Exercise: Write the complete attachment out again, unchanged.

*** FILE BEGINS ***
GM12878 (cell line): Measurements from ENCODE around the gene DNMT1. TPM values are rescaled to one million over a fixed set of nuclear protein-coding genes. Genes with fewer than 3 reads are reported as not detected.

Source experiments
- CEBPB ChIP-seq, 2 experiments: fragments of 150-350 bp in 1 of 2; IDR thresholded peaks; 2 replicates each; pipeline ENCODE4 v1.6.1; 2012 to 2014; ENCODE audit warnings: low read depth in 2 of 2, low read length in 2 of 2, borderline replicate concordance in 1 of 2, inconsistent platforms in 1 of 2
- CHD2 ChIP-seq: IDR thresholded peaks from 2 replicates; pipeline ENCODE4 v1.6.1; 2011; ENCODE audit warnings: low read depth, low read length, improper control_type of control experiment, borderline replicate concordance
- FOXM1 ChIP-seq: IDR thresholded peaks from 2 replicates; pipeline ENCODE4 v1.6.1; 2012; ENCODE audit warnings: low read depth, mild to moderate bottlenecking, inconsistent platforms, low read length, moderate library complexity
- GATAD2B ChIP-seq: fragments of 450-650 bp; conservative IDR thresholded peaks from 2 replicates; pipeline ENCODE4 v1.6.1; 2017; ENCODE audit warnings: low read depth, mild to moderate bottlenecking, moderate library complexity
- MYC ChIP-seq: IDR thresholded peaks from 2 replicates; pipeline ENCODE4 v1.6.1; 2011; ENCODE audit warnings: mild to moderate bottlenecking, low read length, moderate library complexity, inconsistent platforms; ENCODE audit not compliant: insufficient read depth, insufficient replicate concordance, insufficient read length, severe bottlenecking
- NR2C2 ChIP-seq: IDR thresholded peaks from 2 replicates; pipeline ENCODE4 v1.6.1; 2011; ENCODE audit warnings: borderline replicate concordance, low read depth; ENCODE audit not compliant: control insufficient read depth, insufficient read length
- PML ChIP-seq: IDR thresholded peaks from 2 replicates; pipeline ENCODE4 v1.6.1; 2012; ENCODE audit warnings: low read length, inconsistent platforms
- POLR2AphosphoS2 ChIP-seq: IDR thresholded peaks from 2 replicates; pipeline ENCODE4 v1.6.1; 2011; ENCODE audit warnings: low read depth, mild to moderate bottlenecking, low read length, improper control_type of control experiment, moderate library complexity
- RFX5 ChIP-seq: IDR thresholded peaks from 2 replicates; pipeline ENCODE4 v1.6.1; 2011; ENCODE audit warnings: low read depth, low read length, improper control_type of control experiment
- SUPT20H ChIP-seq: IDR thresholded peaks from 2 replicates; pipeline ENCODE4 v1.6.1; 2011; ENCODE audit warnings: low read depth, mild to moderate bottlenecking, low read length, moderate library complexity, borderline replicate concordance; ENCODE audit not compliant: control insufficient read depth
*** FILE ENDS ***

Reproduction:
GM12878 (cell line): Measurements from ENCODE around the gene DNMT1. TPM values are rescaled to one million over a fixed set of nuclear protein-coding genes. Genes with fewer than 3 reads are reported as not detected.

Source experiments
- CEBPB ChIP-seq, 2 experiments: fragments of 150-350 bp in 1 of 2; IDR thresholded peaks; 2 replicates each; pipeline ENCODE4 v1.6.1; 2012 to 2014; ENCODE audit warnings: low read depth in 2 of 2, low read length in 2 of 2, borderline replicate concordance in 1 of 2, inconsistent platforms in 1 of 2
- CHD2 ChIP-seq: IDR thresholded peaks from 2 replicates; pipeline ENCODE4 v1.6.1; 2011; ENCODE audit warnings: low read depth, low read length, improper control_type of control experiment, borderline replicate concordance
- FOXM1 ChIP-seq: IDR thresholded peaks from 2 replicates; pipeline ENCODE4 v1.6.1; 2012; ENCODE audit warnings: low read depth, mild to moderate bottlenecking, inconsistent platforms, low read length, moderate library complexity
- GATAD2B ChIP-seq: fragments of 450-650 bp; conservative IDR thresholded peaks from 2 replicates; pipeline ENCODE4 v1.6.1; 2017; ENCODE audit warnings: low read depth, mild to moderate bottlenecking, moderate library complexity
- MYC ChIP-seq: IDR thresholded peaks from 2 replicates; pipeline ENCODE4 v1.6.1; 2011; ENCODE audit warnings: mild to moderate bottlenecking, low read length, moderate library complexity, inconsistent platforms; ENCODE audit not compliant: insufficient read depth, insufficient replicate concordance, insufficient read length, severe bottlenecking
- NR2C2 ChIP-seq: IDR thresholded peaks from 2 replicates; pipeline ENCODE4 v1.6.1; 2011; ENCODE audit warnings: borderline replicate concordance, low read depth; ENCODE audit not compliant: control insufficient read depth, insufficient read length
- PML ChIP-seq: IDR thresholded peaks from 2 replicates; pipeline ENCODE4 v1.6.1; 2012; ENCODE audit warnings: low read length, inconsistent platforms
- POLR2AphosphoS2 ChIP-seq: IDR thresholded peaks from 2 replicates; pipeline ENCODE4 v1.6.1; 2011; ENCODE audit warnings: low read depth, mild to moderate bottlenecking, low read length, improper control_type of control experiment, moderate library complexity
- RFX5 ChIP-seq: IDR thresholded peaks from 2 replicates; pipeline ENCODE4 v1.6.1; 2011; ENCODE audit warnings: low read depth, low read length, improper control_type of control experiment
- SUPT20H ChIP-seq: IDR thresholded peaks from 2 replicates; pipeline ENCODE4 v1.6.1; 2011; ENCODE audit warnings: low read depth, mild to moderate bottlenecking, low read length, moderate library complexity, borderline replicate concordance; ENCODE audit not compliant: control insufficient read depth